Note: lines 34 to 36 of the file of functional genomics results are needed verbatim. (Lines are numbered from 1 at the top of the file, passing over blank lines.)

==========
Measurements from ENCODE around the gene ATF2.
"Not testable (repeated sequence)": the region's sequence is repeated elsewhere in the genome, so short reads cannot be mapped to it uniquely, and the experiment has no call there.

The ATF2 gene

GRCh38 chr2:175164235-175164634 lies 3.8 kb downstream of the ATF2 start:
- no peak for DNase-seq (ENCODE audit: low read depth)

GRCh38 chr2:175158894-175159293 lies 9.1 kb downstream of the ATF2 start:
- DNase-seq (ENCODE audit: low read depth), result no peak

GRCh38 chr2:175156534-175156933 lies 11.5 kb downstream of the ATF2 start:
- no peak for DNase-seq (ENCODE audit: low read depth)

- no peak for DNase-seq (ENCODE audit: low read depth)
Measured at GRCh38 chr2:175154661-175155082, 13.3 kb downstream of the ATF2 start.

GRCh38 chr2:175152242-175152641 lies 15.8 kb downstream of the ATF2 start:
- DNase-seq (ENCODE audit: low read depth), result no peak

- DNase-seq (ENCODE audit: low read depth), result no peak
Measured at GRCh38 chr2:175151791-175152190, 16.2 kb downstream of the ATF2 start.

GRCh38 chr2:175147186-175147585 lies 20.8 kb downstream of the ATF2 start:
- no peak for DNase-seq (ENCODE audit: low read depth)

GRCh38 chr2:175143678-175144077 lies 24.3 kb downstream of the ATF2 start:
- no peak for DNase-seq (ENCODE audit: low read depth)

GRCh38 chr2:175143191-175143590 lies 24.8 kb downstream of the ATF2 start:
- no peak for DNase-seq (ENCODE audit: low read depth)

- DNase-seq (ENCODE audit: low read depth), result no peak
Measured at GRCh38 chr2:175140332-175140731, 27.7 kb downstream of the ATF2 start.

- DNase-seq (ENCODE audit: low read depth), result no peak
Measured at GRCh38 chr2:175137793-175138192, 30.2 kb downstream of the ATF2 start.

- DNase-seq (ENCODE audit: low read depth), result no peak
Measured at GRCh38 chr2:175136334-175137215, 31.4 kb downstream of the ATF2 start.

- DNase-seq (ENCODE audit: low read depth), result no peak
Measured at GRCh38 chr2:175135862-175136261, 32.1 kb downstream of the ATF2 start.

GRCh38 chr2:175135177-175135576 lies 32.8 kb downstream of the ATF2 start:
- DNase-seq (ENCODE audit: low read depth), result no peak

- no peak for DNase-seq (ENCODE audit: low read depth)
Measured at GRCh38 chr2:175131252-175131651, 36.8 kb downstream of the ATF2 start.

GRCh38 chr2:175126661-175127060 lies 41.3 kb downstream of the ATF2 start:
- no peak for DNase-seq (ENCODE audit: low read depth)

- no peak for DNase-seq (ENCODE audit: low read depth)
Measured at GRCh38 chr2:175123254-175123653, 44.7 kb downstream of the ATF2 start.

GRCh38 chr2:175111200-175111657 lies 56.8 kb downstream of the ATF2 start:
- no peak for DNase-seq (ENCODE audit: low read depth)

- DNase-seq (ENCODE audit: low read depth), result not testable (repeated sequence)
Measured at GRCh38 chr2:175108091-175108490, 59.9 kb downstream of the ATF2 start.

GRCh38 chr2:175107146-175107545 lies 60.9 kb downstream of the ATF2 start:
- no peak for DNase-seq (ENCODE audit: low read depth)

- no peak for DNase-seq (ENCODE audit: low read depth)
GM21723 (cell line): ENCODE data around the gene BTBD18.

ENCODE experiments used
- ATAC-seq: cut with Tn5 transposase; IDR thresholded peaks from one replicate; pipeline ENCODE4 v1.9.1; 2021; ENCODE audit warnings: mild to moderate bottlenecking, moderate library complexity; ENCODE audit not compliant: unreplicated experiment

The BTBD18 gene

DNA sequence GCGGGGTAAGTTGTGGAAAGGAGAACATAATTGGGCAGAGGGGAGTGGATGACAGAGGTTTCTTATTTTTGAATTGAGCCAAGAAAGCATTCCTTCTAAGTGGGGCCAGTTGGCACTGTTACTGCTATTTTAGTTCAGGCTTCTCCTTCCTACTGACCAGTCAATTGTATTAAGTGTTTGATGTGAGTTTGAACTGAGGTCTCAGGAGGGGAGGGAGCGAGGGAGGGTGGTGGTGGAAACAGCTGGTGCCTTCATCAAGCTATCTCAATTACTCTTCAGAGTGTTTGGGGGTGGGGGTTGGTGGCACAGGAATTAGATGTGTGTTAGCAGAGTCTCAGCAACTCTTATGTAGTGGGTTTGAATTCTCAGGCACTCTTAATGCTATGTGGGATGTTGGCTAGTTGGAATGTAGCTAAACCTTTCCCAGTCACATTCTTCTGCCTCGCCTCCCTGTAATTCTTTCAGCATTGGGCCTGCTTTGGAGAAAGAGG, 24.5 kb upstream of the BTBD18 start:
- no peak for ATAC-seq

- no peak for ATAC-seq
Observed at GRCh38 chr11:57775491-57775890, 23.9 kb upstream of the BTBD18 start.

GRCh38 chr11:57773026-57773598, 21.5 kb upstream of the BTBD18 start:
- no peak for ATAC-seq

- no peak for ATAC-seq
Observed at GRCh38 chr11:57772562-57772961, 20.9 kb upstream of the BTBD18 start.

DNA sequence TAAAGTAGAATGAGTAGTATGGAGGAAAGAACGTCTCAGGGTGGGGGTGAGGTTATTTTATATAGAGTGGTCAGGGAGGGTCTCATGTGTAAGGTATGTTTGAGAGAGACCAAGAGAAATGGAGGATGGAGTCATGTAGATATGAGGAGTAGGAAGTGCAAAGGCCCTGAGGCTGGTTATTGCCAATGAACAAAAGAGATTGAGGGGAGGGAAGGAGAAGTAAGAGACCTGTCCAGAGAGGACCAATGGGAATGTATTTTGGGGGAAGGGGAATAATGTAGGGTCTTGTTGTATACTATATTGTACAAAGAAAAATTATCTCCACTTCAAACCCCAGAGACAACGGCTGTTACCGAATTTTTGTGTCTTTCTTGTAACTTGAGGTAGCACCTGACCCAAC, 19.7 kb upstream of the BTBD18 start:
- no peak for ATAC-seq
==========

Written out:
GRCh38 chr2:175126661-175127060 lies 41.3 kb downstream of the ATF2 start:
- no peak for DNase-seq (ENCODE audit: low read depth)

- no peak for DNase-seq (ENCODE audit: low read depth)